Senator Daniel Cady Chase View All Years
DANIEL CADY CHASE
Senator D. C. Chase, a member of the present General Assembly, having died Friday morning, March 2, President of the Senate John Hammill and Senators Gilchrist, Price, Buser and Bowman appointed by him as a special committee, attended the funeral, which was held at Webster City on Sunday, March 4th.
At the close of the session of the Senate on Tuesday, March 6, a short memorial exercise was held for Senator Chase.
On motion of Senator Gilchrist the following eulogy of Senator Chase, delivered at the funeral by Rev. George Wood, was ordered printed in the Senate Journal:
My dear Friends:
We are assembled today to show our sense of appreciation, our high regard, for the life and personality of Daniel Cady Chase. Cady, as he was generally known, was born in this city, June 18, 1859, his parents coming here one year previous. His father, Daniel D. Chase, was a prominent lawyer and district judge.
Cady was a graduate of the Webster City schools and also of the State university, where he made a brilliant record. For a time he was interested in journalism, but later was admitted to the bar and became one of its most able members.
From 1892 to his death, he was at intervals associated with the state legislature; first as representative and then as senator, holding the seat as senator for the Thirty-seventh district at the time of his death.
His consecration to duty was as impelling during his previous terms as it was in this, his last, when from a sick bed he would take his faltering way to the Senate chamber, there to engage in debate, and to vote, carrying out the desires of his constituency, but returning each time a much weakened man.
One might say that his sense of duty was as vital to him as life itself.
Cady Chase passed away at 7:30 o’clock a. m., Friday morning, March 2nd, almost in the arms of Mrs. Chase, who has without rest given herself to him during his long and wearing sickness. He leaves to lament his departure, his wife and one son, Cady—Daniel Cady Chase, Jr., who is practising law in Cedar Rapids.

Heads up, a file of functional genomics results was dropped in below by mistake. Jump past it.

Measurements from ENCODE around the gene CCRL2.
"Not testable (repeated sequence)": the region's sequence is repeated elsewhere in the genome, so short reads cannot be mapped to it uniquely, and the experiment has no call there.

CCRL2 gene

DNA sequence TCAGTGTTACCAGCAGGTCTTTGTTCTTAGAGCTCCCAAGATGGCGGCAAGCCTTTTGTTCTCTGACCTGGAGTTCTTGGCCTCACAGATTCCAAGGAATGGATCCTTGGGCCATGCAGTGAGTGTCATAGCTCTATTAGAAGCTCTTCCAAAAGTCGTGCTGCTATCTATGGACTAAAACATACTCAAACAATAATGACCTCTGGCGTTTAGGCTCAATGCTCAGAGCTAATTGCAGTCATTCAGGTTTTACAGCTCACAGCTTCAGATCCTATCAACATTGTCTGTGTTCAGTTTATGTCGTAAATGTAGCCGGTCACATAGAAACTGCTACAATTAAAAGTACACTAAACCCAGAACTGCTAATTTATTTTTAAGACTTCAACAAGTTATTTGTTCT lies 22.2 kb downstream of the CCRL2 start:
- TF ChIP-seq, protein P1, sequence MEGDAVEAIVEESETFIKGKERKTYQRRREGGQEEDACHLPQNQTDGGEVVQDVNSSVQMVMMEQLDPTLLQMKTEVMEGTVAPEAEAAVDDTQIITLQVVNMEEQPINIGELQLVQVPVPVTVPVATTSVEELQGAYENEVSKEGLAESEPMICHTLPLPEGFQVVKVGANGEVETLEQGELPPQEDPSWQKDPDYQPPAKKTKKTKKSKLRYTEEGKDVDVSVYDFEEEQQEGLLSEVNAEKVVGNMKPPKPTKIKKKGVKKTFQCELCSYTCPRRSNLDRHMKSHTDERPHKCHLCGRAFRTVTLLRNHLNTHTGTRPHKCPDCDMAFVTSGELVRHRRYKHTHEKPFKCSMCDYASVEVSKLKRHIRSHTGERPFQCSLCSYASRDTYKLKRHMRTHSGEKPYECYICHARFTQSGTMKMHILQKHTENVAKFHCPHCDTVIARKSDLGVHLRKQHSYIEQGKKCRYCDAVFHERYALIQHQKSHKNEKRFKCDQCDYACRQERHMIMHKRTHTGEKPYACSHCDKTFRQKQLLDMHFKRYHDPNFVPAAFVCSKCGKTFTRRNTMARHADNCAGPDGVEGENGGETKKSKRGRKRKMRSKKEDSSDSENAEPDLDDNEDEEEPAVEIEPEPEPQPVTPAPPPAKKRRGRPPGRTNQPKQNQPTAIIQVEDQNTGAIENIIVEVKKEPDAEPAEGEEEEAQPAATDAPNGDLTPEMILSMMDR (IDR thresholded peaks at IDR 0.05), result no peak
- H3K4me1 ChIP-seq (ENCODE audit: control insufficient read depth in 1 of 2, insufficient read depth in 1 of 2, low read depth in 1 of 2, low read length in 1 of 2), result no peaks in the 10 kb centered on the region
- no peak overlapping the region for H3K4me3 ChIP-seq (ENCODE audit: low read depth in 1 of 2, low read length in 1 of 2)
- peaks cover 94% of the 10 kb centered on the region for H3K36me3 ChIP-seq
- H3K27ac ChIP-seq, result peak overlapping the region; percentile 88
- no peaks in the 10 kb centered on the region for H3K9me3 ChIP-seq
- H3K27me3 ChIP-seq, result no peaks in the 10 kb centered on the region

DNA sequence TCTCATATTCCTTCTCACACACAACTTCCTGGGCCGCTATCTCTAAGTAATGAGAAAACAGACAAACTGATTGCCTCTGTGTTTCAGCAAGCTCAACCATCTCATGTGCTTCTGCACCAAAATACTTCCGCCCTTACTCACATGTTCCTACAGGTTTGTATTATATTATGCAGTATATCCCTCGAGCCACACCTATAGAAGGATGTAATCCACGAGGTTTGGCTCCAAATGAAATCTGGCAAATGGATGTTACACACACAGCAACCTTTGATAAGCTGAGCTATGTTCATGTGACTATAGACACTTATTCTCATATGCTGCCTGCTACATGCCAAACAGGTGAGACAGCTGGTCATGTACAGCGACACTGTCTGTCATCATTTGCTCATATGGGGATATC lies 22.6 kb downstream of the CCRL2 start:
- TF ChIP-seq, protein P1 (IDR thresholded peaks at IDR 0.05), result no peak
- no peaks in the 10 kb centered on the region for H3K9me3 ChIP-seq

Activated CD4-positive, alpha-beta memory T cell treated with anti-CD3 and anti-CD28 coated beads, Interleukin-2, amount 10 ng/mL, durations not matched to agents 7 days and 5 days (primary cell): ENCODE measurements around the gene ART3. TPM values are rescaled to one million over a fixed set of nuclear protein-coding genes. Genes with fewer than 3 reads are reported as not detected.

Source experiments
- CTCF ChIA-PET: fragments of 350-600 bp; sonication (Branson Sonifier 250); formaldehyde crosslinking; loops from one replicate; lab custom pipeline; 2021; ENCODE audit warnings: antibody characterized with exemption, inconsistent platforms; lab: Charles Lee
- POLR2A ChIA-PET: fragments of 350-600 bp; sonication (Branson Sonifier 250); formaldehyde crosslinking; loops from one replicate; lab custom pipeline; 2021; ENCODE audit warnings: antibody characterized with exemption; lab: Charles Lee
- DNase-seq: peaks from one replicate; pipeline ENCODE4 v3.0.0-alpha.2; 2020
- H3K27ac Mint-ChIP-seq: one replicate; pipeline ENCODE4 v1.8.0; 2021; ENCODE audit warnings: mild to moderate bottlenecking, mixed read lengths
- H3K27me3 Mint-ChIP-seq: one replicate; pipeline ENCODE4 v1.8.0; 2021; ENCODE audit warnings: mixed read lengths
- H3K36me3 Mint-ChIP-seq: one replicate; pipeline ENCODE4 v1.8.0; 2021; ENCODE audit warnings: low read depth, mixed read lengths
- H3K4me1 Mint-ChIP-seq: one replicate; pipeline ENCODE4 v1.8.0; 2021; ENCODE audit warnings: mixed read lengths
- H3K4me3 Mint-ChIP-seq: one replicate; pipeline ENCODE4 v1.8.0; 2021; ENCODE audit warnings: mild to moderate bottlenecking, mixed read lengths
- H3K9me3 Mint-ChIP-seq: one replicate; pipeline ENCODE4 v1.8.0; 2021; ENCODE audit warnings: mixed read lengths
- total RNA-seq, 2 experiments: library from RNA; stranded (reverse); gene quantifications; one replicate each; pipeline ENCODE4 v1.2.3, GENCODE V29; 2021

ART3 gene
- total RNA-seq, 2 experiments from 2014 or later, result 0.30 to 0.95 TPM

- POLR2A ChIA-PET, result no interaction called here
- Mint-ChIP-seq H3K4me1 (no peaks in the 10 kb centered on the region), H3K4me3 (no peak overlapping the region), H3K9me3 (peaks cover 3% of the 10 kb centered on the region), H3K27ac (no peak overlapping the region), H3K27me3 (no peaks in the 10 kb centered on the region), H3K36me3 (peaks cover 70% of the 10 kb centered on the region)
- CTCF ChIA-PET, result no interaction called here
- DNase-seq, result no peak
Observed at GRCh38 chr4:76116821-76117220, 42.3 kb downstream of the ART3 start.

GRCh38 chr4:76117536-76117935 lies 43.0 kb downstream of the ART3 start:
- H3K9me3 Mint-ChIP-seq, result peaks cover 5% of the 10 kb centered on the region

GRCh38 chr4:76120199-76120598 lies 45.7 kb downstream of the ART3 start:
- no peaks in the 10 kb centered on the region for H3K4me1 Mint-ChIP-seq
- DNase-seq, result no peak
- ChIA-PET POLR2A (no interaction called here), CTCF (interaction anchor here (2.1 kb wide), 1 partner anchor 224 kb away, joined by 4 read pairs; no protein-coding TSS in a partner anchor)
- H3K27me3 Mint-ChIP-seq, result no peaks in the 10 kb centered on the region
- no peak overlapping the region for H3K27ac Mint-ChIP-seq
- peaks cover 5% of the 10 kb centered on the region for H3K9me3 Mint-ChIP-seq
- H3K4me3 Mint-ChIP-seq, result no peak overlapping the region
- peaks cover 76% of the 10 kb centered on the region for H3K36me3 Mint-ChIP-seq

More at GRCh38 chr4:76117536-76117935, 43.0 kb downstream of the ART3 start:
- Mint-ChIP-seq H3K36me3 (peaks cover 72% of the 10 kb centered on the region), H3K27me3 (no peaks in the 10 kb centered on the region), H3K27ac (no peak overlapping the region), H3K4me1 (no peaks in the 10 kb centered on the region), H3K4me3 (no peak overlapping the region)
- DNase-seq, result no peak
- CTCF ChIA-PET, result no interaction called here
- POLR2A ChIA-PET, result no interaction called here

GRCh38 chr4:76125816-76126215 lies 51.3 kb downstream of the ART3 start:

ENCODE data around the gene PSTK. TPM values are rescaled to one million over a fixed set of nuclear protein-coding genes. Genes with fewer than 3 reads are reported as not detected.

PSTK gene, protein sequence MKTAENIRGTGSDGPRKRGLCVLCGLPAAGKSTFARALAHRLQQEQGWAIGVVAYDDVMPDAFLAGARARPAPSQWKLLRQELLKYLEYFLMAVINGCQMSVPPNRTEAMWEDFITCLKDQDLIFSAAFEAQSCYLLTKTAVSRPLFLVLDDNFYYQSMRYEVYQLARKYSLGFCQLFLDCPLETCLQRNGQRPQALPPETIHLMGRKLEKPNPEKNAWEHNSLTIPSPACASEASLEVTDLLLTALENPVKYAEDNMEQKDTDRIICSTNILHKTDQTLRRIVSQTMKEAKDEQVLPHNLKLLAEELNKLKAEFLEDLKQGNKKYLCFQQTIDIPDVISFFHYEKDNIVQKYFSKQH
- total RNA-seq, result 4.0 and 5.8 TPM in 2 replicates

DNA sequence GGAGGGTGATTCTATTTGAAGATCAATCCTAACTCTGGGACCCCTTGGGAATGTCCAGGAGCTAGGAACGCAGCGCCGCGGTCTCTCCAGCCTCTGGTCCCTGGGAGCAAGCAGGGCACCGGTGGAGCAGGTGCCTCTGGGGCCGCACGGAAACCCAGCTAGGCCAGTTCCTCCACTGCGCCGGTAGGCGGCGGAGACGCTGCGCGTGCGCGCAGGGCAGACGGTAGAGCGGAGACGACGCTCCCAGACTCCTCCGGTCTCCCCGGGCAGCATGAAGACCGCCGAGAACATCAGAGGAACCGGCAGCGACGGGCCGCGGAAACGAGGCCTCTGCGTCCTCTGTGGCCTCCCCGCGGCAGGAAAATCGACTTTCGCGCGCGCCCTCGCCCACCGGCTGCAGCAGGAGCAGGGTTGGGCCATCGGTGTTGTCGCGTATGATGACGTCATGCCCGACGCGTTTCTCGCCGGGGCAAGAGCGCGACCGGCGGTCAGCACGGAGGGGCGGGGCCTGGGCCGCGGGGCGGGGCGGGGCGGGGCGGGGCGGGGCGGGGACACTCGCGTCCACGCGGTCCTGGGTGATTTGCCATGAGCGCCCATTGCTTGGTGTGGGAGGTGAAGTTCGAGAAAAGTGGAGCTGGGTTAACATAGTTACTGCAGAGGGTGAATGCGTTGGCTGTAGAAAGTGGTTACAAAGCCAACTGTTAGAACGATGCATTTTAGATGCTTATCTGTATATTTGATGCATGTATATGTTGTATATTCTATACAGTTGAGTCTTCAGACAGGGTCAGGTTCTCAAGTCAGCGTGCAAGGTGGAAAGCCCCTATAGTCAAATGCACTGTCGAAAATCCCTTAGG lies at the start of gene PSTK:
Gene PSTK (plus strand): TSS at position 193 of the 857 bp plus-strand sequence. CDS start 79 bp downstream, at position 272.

Mr. Chase was always at the service of his fellows, and no legal work nor indeed work of any kind was ever refused because his client had no means wherewith to pay for the services he sought. Cady Chase performed many deeds of helpfulness, few of which were ever made public, and none of which were heralded by a fanfare of trumpets.
He championed the cause of the “under dog,” and with considerable relish fought his case to a finish. He had a mind as keen as a March wind; a sympathy as generous as summer sunshine; and convictions steadfast as a granite cliff, and constant as the stars. He was a statesman, a lawyer, a man, of no mean order; the friend of nature’s wild life—for bird, flower, stream and tree had its songful message for his ever ready soul, and it may be that that which passed for aloofness was but preoccupation.
In his early years he gave his powerful voice to the various churches, singing in the choirs, but later he seldom attended public worship; not that the failure to attend church detracted from his personality, for he found sustaining and enriching interests elsewhere.
And now for a few brief moments, I would like to show through the jewelled portals of his poems, and by the aid of his own singing words, some glimpses of his not commonly revealed selfhood. He was a patriot not of the wordy mouth, but of the potent deed. He loved his country, and was perhaps one of the heaviest subscribers of his county to the national Liberty Bonds and this instinct of patriotism flames forth in his lines to “Crocker’s Iowa Brigade:”
Here his mystic mood visualizes the hour with its setting of consecrated nobility and martial movement.
He was more—he was a “worshipper”: